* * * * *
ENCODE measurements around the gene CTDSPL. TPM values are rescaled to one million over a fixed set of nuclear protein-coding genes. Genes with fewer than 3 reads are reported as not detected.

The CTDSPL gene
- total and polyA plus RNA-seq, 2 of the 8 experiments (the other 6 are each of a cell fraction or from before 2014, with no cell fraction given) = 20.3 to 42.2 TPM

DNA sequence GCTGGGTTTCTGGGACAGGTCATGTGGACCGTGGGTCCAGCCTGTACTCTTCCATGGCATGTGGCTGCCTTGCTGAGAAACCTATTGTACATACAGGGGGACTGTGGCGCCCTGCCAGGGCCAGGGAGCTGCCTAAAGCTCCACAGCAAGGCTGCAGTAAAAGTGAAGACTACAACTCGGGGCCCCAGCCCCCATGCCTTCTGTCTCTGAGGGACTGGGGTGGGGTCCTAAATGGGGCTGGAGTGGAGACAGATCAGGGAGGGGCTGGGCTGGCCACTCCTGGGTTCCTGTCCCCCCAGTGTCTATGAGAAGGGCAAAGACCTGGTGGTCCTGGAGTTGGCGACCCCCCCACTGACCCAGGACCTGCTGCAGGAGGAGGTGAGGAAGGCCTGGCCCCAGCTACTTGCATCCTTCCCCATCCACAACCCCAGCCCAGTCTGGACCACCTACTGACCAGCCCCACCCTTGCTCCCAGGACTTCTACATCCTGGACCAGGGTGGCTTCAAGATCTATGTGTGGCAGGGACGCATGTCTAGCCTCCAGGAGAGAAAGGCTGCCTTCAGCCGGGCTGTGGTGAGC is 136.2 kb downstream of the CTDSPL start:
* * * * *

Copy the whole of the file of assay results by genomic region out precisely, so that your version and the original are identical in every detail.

ENCODE measurements around the gene CTDSPL. TPM values are rescaled to one million over a fixed set of nuclear protein-coding genes. Genes with fewer than 3 reads are reported as not detected.

The CTDSPL gene
- total and polyA plus RNA-seq, 2 of the 8 experiments (the other 6 are each of a cell fraction or from before 2014, with no cell fraction given) = 20.3 to 42.2 TPM

DNA sequence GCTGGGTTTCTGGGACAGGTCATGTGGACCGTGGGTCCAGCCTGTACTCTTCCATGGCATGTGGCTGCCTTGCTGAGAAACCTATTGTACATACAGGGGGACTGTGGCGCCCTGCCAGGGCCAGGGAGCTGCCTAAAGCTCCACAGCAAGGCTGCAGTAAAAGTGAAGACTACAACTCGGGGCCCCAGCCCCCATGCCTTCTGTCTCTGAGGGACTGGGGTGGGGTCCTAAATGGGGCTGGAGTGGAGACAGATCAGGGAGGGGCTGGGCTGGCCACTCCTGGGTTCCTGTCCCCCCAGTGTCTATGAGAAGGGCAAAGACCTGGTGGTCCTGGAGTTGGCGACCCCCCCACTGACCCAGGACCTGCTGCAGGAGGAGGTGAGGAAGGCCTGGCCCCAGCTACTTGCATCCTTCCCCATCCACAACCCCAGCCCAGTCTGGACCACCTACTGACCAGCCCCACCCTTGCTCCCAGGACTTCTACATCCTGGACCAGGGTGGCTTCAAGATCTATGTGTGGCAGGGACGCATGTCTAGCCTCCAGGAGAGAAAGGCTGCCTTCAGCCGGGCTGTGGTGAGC is 136.2 kb downstream of the CTDSPL start: